Download Full Text (1.2 MB)

Faculty Sponsor

Dr. Jordan Marshall


Department of Biology

University Affiliation

Indiana University – Purdue University Fort Wayne


Emerald ash borer (EAB) has caused significant mortality of North American ash (Fraxinus spp.) since its introduction from Asia during the 1990s. While a large proportion of ash does succumb to EAB infestation, some trees are able to survive the attack. These surviving individuals still are infested by EAB and show signs of the infestation; however, some mechanism exists allowing them to tolerate attack and continue to grow vigorously. Following emergence, EAB adults spend time in ash canopies feeding on foliage during a maturation period. A choice feeding study was established comparing the preference of female:female, male:male, and female:male feeding pairs on foliage from green ash trees, that are growing on the IPFW campus, categorized as tolerant and susceptible to EAB attack. The EAB adults were reared in the lab from green ash logs from Allen County, IN and Shiawassee County, MI that were placed in barrels with attached containers, exposed to the light, so that the adult beetles could be collected. Tolerant and susceptible trees did not differ in diameter and both groups of trees were currently experiencing attack from EAB with evidence from bark splits, EAB exit holes, and woodpecker activity. The trees also had the same amount of beetle activity due to the similarity in crown light exposure. However, susceptible trees had significantly more crown dieback than tolerant trees and also had a significantly higher numeric vigor rating (one is healthy and five is half dead). Foliage was collected from wild-grown green ash and replaced in each feeding cage every 1-3 days. Leaf area was measured before exposure to EAB adults in cages and after removal. Beetles that died during the experiment were frozen, dried, and weighed at the end. In comparison, the females and males in the female:male pairs weighted more than the females in the female:female pairs and the males in the male:male pairs this result was due to the formation of sex gametes making the females and males in the female:male pairs heavier than the beetles that were paired with the same sex. The mean body mass of the females together weighed more than the male beetles, which was expected since female beetles usually weigh more than the male beetles. The different feeding pair treatments (F:F, M:M, M:F) did not differ in the ratio of the mean area of susceptible:tolerant leaf consumed; suggesting that a preferential difference did not occur between sexes or mating pairs. However, pooled adult pairs fed significantly more on susceptible leaves than tolerant leaves. Previous research has demonstrated a feeding preference between host species by EAB adults. The identification and subsequent selection of one host species over another is likely related to the possibility of a host chemical or structural component that can drive EAB to select the tree to feed and oviposition on.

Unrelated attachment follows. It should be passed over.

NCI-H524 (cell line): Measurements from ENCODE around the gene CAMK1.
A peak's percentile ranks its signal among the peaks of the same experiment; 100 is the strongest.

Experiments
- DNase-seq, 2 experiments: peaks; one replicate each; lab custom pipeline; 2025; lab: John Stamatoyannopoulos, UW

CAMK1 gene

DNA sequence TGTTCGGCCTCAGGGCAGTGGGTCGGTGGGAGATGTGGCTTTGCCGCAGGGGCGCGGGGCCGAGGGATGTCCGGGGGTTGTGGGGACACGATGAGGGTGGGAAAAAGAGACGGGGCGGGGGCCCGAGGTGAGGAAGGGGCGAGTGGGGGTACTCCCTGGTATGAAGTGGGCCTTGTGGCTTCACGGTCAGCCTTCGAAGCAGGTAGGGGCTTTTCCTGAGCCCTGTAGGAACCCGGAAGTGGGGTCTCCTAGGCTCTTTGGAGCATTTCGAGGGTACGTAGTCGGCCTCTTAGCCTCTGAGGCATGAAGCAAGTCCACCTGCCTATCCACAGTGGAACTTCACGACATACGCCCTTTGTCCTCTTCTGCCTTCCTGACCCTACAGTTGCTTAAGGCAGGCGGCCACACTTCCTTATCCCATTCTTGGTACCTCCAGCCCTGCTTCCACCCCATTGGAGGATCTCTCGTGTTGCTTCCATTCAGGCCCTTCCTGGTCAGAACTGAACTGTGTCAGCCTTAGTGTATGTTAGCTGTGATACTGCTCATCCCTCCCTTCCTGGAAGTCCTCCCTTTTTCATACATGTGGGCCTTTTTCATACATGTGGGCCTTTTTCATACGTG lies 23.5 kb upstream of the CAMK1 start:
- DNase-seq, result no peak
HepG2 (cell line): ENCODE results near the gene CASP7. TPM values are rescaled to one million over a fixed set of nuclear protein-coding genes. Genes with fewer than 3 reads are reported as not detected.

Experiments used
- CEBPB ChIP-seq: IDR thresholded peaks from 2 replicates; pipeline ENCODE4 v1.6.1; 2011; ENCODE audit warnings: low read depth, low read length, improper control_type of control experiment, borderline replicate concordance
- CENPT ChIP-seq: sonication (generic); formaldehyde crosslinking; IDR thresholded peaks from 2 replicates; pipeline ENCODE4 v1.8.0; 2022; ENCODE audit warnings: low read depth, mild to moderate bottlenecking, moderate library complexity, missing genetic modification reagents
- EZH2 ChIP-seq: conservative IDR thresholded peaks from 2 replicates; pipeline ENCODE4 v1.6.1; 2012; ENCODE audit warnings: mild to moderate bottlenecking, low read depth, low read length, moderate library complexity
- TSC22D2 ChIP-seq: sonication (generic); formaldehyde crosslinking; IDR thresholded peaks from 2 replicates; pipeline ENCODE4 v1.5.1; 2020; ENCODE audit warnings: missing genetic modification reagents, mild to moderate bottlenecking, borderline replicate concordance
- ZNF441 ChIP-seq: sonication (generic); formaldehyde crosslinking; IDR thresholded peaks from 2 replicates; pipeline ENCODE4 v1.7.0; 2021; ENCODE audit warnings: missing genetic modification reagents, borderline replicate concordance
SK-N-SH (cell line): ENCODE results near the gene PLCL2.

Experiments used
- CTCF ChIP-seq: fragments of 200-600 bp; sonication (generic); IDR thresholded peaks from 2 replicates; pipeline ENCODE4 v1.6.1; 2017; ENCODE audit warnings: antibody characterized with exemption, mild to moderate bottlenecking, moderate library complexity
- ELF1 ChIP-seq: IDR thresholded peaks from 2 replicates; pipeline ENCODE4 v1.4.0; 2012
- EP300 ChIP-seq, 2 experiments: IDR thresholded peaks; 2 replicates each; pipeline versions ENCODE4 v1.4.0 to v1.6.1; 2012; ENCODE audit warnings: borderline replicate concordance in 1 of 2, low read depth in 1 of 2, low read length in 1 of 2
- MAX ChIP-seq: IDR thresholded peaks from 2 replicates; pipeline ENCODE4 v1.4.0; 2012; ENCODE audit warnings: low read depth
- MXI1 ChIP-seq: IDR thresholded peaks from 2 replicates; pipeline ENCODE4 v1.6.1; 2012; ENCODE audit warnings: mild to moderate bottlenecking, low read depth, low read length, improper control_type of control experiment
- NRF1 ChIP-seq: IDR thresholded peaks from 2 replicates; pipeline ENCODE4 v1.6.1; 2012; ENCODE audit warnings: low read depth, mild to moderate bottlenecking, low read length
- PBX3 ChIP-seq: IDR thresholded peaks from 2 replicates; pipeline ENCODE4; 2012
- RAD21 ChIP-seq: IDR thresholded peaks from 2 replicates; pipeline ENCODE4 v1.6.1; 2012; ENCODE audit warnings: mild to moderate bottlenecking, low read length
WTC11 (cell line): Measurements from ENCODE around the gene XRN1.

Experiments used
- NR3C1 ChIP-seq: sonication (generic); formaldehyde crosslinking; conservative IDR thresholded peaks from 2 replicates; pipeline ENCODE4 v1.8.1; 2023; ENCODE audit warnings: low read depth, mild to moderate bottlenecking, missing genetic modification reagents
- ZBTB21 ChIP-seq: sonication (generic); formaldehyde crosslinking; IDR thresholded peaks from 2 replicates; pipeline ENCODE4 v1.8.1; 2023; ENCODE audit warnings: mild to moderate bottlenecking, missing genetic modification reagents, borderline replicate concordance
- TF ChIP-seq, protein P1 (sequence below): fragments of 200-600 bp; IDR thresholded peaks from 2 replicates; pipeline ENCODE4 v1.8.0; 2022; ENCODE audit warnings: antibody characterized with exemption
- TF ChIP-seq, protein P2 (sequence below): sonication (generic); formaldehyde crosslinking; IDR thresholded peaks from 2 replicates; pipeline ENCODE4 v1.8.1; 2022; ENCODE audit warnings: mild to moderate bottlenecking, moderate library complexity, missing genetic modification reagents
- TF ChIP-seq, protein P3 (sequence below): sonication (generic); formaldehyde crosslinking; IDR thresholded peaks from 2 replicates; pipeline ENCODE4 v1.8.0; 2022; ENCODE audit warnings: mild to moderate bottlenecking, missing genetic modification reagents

Biology | Life Sciences

Feeding Peference of Emerald Ash Borer Adults on Tolerant and Susceptible Ash Foliage

Included in

Biology Commons